The Balancing Act of Being and Doing (Anxiety and Prayer, part 2)

By Joe LaGuardia

In her memoir Leaving Church, spiritual author Barbara Brown Taylor talks about churches walking the fine line between putting people to work and encouraging people to take Sabbath rest, promoting spiritual growth and affirming that God loves us as we are, and attracting people to come to worship while being passionate about sending people out to join Christ at work in the world.

If churches get off balance on one side — say on the Sabbath, the affirmation, and the sending — then we make Christianity come off too easily, discipleship without a cost as the German ethicist Bonhoeffer might say.  Teeter to the other side — the works, the growth, and the gathering — then we threaten to forget that our faith is just as much about being as it is doing.

Taylor writes, “I thought that being faithful was about becoming someone other than who I was . . . and it was not until this project failed that I began to wonder if my human wholeness might be more useful to God than my exhausting goodness.”

In other words, what good are we to be ministers and missionaries of the gospel if we are exhausted all of the time—how do we, as a church, find that balance?

I found this question pertaining to balance lingering under the biblical words that span from Isaiah 62 to Isaiah 63.  In Isaiah 62, God encourages Israel to put restlessness to good use (I address this more fully in part 1 of this series) .  When we are restless or working hard, anxious or unable to focus, Isaiah says to use that energy to pray.  “Take no rest,” Isaiah says to Israel, “all you who pray to the Lord, and give the Lord no rest until he completes his work” (v. 6).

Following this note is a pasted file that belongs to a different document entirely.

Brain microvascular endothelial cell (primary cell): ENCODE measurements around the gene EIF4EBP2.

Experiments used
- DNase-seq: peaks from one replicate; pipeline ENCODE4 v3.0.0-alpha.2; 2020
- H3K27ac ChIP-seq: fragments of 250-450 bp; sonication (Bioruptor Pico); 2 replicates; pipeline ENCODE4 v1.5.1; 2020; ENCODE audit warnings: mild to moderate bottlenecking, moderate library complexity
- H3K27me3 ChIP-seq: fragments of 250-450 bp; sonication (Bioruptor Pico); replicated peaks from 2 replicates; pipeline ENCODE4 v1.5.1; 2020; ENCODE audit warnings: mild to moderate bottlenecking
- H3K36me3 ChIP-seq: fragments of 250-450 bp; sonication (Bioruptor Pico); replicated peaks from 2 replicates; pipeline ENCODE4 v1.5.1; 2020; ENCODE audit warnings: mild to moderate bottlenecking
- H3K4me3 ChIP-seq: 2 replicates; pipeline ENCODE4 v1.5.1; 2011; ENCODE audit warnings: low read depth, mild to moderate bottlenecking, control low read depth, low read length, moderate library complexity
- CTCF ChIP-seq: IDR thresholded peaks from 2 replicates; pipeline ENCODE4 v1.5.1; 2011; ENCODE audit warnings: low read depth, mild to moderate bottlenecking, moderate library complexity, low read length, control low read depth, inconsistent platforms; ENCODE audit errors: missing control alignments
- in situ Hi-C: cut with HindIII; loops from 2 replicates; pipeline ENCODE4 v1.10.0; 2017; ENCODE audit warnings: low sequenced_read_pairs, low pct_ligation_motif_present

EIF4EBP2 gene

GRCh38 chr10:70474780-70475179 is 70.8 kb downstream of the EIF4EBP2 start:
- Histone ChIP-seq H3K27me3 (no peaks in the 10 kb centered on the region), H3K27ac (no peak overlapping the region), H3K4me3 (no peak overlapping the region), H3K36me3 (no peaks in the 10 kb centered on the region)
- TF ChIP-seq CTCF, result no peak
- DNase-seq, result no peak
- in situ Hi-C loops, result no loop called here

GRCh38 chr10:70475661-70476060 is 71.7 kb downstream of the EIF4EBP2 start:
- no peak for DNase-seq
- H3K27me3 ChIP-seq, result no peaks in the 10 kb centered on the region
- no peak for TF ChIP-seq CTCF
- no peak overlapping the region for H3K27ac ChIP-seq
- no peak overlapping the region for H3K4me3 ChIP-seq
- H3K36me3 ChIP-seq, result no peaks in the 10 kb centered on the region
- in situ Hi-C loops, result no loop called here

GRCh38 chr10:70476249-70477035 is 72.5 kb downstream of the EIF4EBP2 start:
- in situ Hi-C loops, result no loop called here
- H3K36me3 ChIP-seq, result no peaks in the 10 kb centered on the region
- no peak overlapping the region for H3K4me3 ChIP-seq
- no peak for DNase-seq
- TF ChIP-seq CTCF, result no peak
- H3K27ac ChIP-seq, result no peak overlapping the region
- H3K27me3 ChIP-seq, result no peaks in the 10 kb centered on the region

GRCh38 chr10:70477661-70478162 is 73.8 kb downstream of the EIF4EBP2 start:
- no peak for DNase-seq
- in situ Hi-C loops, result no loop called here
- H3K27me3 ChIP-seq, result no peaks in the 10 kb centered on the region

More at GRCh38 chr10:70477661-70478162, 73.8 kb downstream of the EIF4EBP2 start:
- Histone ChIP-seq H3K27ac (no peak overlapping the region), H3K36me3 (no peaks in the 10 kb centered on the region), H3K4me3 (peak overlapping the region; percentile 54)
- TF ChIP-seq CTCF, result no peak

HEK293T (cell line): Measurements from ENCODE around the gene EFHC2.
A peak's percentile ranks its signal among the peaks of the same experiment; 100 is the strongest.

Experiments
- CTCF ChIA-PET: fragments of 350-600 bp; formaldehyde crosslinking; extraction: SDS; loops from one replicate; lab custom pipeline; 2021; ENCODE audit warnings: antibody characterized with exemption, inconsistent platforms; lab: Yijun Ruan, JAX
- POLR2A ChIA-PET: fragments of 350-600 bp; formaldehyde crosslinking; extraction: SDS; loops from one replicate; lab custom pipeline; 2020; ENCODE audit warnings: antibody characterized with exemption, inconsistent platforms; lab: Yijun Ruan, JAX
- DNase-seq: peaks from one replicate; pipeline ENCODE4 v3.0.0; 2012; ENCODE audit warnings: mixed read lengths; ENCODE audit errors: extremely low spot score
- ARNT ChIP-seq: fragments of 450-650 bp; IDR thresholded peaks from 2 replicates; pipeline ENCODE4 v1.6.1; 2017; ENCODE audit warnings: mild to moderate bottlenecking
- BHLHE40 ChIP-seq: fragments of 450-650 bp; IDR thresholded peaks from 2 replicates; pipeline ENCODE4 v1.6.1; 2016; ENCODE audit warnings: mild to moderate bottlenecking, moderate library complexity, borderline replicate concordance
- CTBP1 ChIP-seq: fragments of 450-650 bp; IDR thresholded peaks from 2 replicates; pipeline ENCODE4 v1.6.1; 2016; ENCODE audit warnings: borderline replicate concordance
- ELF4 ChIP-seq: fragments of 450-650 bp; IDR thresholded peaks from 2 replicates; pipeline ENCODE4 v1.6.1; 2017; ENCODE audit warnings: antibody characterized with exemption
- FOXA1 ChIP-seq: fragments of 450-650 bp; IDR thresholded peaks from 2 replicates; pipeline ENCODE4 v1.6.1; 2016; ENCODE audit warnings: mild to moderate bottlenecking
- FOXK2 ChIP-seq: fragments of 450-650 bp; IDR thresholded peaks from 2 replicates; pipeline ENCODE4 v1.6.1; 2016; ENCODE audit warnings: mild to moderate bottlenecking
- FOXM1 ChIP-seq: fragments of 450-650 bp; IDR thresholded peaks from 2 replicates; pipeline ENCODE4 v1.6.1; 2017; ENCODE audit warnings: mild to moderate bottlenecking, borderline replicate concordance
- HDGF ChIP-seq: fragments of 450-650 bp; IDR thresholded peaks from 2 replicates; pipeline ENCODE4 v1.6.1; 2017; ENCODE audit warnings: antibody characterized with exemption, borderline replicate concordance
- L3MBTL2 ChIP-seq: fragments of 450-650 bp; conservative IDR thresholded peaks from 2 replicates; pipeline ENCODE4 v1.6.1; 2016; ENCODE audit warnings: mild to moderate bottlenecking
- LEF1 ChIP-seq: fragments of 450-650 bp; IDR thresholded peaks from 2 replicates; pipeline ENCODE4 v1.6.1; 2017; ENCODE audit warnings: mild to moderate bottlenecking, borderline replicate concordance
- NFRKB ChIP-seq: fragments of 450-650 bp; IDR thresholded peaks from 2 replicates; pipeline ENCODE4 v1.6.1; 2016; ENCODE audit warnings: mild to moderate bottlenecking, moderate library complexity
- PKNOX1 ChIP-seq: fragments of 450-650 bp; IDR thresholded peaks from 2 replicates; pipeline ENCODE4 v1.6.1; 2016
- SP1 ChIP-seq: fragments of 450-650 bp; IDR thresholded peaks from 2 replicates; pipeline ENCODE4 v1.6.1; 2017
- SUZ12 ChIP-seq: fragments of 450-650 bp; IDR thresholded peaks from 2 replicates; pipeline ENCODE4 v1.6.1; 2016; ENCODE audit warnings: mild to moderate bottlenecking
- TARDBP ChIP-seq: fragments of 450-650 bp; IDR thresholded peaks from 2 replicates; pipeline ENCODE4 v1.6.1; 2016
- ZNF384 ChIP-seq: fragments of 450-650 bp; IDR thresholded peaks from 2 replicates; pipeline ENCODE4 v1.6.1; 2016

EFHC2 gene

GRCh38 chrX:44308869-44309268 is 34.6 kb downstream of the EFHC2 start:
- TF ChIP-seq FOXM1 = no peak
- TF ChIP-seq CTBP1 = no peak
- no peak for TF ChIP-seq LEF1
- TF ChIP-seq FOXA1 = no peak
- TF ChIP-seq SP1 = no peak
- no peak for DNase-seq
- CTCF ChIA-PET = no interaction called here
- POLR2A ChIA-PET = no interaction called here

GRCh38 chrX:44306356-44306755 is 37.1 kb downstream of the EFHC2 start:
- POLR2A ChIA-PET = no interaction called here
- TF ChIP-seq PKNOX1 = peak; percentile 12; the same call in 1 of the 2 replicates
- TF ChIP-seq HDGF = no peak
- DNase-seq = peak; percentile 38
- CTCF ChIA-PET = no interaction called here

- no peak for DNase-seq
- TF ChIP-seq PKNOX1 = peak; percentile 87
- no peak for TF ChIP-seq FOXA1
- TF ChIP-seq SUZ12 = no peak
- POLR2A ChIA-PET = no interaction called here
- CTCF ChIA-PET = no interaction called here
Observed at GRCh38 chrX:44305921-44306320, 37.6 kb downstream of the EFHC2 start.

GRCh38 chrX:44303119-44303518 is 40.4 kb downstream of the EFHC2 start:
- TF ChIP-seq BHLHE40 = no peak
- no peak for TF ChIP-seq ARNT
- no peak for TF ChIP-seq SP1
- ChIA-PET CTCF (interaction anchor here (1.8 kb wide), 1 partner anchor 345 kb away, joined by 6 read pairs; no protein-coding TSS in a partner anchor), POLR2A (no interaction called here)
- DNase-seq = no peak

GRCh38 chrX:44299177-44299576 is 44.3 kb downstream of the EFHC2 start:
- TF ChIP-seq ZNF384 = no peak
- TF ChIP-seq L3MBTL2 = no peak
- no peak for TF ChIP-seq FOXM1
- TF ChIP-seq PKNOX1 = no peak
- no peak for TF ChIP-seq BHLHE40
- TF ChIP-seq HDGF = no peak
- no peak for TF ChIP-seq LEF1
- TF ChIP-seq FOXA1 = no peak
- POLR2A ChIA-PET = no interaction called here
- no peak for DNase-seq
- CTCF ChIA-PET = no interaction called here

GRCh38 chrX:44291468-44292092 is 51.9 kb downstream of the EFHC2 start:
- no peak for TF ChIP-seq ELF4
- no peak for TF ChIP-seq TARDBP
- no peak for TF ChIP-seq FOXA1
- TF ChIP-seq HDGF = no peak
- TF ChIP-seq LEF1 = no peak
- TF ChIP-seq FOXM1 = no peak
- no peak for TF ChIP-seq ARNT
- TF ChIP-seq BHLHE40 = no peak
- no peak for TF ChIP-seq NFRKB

In Isaiah 63, the prophet invokes a different strategy—those who focus on the Lord and righteousness by turning restless minds and busy hands towards the Lord in prayer, will in fact find Sabbath rest in the Lord just as God’s people did centuries before:

“As with cattle going down into a peaceful valley, the Spirit of the Lord gave them rest” (v. 14).

As leaders in the church, we are stewards of a complex and growing congregation—the more programming and people we attract, the more we are called on to serve or to delegate that service.  My prayer, however, is that church—and the things that you do individually—is life-giving.  I hope that it is a source of joy and, when restlessness does come your way, it motivates you to pray, seek Sabbath rest, and seek the Lord’s face.

Ministry is about who we are, not only about what we do.  Fourteenth-century Mystic Meister Eckhart once wrote that what we do should not form who we are; rather, who we are ought to embolden what we do.   We have to put the horse before the cart, and get our spiritual ducks in a row before releasing the ducks to take flight.  Let’s not neglect the balance that the Lord calls us all to  have as we live—together as a church—in Christ.

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Turn Anxiety, Restlessness into Prayer (part 1)

By Joe LaGuardia